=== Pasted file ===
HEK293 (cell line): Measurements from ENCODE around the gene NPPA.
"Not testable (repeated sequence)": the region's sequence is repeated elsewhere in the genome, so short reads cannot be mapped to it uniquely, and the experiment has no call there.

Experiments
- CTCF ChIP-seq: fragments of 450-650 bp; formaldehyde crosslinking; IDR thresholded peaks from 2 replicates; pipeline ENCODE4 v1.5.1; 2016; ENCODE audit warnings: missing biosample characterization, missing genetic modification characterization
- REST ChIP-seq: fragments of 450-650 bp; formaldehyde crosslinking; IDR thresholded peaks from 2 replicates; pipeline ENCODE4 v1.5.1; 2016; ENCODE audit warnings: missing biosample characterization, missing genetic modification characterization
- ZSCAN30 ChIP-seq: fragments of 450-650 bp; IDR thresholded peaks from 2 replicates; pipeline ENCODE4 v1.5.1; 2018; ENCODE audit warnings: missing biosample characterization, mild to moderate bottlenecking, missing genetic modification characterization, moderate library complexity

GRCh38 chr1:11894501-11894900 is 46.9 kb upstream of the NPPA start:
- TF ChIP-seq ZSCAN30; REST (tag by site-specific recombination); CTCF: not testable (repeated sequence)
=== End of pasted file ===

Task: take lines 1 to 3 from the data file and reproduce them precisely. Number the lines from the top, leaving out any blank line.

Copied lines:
HEK293 (cell line): Measurements from ENCODE around the gene NPPA.
"Not testable (repeated sequence)": the region's sequence is repeated elsewhere in the genome, so short reads cannot be mapped to it uniquely, and the experiment has no call there.

Experiments